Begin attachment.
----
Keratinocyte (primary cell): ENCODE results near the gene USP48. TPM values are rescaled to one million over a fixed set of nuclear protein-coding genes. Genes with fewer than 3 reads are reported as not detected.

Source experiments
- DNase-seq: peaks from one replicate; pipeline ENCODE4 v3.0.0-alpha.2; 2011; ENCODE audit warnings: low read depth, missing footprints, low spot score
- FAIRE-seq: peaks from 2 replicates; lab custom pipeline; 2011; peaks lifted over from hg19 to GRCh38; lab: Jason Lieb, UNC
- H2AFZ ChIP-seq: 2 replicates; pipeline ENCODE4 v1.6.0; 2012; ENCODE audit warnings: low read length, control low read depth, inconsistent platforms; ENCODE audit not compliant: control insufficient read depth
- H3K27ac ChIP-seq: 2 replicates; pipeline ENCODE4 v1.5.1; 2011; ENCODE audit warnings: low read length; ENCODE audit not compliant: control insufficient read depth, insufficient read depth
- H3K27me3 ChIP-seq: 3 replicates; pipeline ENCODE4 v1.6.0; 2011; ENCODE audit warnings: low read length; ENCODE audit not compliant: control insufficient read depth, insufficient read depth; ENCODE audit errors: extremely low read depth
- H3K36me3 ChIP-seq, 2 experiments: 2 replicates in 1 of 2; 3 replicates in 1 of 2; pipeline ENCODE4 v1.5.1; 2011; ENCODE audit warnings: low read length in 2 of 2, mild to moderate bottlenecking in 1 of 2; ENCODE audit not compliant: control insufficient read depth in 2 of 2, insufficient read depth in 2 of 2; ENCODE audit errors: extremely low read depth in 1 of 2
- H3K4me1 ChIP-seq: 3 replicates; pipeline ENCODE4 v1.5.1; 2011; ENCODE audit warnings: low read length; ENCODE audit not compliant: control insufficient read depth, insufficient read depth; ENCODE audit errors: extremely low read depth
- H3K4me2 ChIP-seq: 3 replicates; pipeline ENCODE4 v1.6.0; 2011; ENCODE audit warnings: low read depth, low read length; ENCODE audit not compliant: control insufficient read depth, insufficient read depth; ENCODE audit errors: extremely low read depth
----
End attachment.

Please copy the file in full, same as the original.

Keratinocyte (primary cell): ENCODE results near the gene USP48. TPM values are rescaled to one million over a fixed set of nuclear protein-coding genes. Genes with fewer than 3 reads are reported as not detected.

Source experiments
- DNase-seq: peaks from one replicate; pipeline ENCODE4 v3.0.0-alpha.2; 2011; ENCODE audit warnings: low read depth, missing footprints, low spot score
- FAIRE-seq: peaks from 2 replicates; lab custom pipeline; 2011; peaks lifted over from hg19 to GRCh38; lab: Jason Lieb, UNC
- H2AFZ ChIP-seq: 2 replicates; pipeline ENCODE4 v1.6.0; 2012; ENCODE audit warnings: low read length, control low read depth, inconsistent platforms; ENCODE audit not compliant: control insufficient read depth
- H3K27ac ChIP-seq: 2 replicates; pipeline ENCODE4 v1.5.1; 2011; ENCODE audit warnings: low read length; ENCODE audit not compliant: control insufficient read depth, insufficient read depth
- H3K27me3 ChIP-seq: 3 replicates; pipeline ENCODE4 v1.6.0; 2011; ENCODE audit warnings: low read length; ENCODE audit not compliant: control insufficient read depth, insufficient read depth; ENCODE audit errors: extremely low read depth
- H3K36me3 ChIP-seq, 2 experiments: 2 replicates in 1 of 2; 3 replicates in 1 of 2; pipeline ENCODE4 v1.5.1; 2011; ENCODE audit warnings: low read length in 2 of 2, mild to moderate bottlenecking in 1 of 2; ENCODE audit not compliant: control insufficient read depth in 2 of 2, insufficient read depth in 2 of 2; ENCODE audit errors: extremely low read depth in 1 of 2
- H3K4me1 ChIP-seq: 3 replicates; pipeline ENCODE4 v1.5.1; 2011; ENCODE audit warnings: low read length; ENCODE audit not compliant: control insufficient read depth, insufficient read depth; ENCODE audit errors: extremely low read depth
- H3K4me2 ChIP-seq: 3 replicates; pipeline ENCODE4 v1.6.0; 2011; ENCODE audit warnings: low read depth, low read length; ENCODE audit not compliant: control insufficient read depth, insufficient read depth; ENCODE audit errors: extremely low read depth